The Checkups: Indy Health News About Memory, Hearts & More

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1114-weinbergThe Checkup: Hearts

Some patients are bypassing the bypass. A totally blocked artery, the most common coronary disease, is typically treated with an angioplasty, but sometimes the instruments used in the procedure can’t penetrate the blockage. That’s when surgeons recommend building a new blood conduit. Now there’s a less-radical option. Doctors at St. Vincent Heart Center might use the CrossBoss and Stingray Coronary CTO Crossing and Re-entry System to either go through the obstruction or around it via the second layer of the artery’s wall.

 

The Checkup: Colons

If you must have colon or rectal surgery, doesn’t one incision sound better than four? Dr. Dipen Maun, a colorectal surgeon with Franciscan Physician Network’s Kendrick Colon & Rectal Center, is one of only a few physicians nationally performing single-incision laparoscopic surgery to treat colorectal diseases.

 

The Checkup: Livers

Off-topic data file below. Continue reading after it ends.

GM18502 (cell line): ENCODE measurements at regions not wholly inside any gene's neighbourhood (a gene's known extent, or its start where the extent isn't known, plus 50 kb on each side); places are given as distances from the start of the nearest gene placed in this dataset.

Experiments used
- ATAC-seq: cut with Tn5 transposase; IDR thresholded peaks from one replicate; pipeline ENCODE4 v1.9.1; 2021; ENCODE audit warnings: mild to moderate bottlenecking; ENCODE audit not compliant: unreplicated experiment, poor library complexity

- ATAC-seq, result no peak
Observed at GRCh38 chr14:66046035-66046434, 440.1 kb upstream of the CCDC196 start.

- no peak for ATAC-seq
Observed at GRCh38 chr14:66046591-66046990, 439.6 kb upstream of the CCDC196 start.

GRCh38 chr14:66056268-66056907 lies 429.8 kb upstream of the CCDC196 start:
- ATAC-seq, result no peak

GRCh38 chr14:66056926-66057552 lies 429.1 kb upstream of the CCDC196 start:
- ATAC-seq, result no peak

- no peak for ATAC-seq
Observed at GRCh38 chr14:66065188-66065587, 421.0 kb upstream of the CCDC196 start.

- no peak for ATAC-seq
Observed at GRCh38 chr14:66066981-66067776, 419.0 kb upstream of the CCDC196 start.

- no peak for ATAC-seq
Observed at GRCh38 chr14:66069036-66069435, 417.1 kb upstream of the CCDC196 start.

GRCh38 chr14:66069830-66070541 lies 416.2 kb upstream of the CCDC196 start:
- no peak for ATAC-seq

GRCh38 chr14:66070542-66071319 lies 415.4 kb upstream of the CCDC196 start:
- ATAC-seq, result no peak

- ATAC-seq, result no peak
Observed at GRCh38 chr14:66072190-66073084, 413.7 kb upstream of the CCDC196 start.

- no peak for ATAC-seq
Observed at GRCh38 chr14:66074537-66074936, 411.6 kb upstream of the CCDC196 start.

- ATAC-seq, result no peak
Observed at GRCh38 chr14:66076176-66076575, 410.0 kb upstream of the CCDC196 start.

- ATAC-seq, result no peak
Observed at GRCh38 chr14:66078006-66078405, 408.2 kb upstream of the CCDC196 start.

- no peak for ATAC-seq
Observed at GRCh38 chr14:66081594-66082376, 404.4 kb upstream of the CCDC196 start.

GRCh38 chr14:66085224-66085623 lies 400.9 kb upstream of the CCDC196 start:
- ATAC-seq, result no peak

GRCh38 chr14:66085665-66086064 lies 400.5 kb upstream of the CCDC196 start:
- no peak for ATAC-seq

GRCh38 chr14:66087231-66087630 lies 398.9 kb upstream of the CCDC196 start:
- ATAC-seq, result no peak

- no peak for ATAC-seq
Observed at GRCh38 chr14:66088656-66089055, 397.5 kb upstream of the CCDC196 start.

Some estimates show that nearly 35% of adults have a fatty liver. It’s now the second-most-common reason for placing someone on the transplant list.

 

The Checkup: Memory

As the population ages, Hancock Regional Hospital is seeing more people with dementia. Specialists at Reflections, the hospital’s inpatient geriatric psychiatry unit, use a strategy called “reminiscence group” to help patients recall memories. A hospital chaplain with an interest in World War II was able to draw out 70-year-old recollections from patients who might struggle recalling a conversation that occurred only minutes before.

 

Did You Know?

IU Health’s Lawrence H. Einhorn, M.D., cured testicular cancer 40 years ago, improving the survival rate from 10 percent to 80 percent.

 

The Checkup: Baby Brains

More than a third of all infants admitted to Riley’s neonatal intensive care unit were either born with brain complications or are at risk of developing them, so in November 2013, the hospital introduced the state’s only neuro NICU. Specially trained technicians can monitor brainwaves 24/7, and neurologists can access the data at home.

 

The Checkup: Kidneys

Some 3,000 Americans with kidney disease now perform their own hemodialysis at home. Those who do can purify their blood nearly every day—impossible in a clinic— and expect a much better quality of life. The IU Home Dialysis Center has switched more patients to this form of therapy than any hospital in the nation.

 

The Checkup: Knees

Indiana Orthopaedic Hospital swapped out 1,058 bad knees last year, with surgery taking an average of 61 minutes. Dr. Frank Kolisek of OrthoIndy is currently researching the effects of electrical muscle stimulation on quadriceps strength after total knee replacement.

 

 

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